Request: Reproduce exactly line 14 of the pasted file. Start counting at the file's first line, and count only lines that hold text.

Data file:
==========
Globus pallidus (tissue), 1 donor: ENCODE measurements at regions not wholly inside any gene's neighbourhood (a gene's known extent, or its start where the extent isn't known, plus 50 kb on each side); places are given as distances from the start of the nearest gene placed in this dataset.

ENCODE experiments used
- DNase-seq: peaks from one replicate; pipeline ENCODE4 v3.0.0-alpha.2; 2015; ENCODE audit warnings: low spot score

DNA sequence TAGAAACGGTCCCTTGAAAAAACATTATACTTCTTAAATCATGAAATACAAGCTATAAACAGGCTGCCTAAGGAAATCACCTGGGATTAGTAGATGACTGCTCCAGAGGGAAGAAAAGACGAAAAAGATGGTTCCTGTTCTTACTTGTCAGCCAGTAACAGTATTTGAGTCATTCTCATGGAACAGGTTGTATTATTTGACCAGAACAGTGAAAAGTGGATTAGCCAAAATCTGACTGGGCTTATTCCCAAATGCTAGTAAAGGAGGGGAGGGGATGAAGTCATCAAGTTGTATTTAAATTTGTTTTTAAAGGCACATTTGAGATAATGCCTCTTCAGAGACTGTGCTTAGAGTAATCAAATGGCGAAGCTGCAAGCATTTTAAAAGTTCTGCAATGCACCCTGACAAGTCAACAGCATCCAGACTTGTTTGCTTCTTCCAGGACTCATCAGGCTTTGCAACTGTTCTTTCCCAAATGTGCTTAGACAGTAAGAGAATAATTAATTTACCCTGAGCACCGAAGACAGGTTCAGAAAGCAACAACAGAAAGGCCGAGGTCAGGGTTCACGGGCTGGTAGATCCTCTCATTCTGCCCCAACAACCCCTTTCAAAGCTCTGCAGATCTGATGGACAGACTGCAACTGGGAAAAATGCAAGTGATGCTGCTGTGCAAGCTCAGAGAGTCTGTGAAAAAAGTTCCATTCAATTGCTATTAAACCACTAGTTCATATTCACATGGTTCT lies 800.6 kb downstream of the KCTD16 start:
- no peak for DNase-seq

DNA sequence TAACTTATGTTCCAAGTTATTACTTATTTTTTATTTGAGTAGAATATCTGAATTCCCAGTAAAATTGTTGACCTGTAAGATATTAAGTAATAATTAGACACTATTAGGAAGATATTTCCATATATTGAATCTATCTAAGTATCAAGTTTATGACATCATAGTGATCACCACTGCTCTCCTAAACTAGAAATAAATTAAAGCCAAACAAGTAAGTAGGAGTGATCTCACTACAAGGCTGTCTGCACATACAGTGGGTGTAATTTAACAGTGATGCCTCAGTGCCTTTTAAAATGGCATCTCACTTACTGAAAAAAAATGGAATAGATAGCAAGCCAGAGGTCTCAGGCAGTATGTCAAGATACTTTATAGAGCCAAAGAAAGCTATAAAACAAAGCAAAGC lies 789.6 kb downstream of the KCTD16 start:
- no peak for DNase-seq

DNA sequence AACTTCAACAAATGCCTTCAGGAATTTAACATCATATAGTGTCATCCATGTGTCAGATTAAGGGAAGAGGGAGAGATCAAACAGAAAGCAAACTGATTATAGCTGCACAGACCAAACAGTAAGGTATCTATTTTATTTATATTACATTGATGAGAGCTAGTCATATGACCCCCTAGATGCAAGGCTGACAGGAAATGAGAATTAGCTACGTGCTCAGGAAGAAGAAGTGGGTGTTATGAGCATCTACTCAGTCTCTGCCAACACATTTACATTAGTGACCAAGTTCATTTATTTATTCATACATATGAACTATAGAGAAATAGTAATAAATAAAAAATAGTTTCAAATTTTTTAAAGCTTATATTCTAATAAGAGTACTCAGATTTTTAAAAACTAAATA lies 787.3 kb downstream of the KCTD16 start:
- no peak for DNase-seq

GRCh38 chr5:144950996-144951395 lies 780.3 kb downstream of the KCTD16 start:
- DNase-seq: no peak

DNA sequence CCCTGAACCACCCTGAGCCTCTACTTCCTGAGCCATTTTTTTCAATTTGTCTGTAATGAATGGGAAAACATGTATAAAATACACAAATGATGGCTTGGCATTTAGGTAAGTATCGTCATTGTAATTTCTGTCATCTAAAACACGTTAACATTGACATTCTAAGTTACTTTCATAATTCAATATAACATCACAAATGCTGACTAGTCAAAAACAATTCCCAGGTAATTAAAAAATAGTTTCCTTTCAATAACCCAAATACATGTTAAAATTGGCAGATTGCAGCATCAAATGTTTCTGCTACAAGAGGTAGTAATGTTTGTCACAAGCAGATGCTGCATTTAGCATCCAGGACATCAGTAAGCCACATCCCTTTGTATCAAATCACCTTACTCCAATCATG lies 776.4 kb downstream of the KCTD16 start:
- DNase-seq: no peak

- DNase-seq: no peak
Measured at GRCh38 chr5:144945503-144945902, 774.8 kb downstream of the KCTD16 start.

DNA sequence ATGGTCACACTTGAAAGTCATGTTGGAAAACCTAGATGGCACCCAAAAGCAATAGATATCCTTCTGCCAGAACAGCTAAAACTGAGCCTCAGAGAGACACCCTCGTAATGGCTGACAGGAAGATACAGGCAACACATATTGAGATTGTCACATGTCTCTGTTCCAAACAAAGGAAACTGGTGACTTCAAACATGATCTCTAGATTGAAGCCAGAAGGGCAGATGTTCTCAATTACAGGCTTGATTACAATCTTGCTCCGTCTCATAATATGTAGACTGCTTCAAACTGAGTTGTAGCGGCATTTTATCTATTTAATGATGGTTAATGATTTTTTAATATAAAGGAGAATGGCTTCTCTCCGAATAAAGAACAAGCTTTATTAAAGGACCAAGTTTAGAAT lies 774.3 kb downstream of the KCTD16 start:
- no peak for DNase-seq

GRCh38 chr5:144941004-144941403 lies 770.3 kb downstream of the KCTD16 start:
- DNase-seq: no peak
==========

- DNase-seq: no peak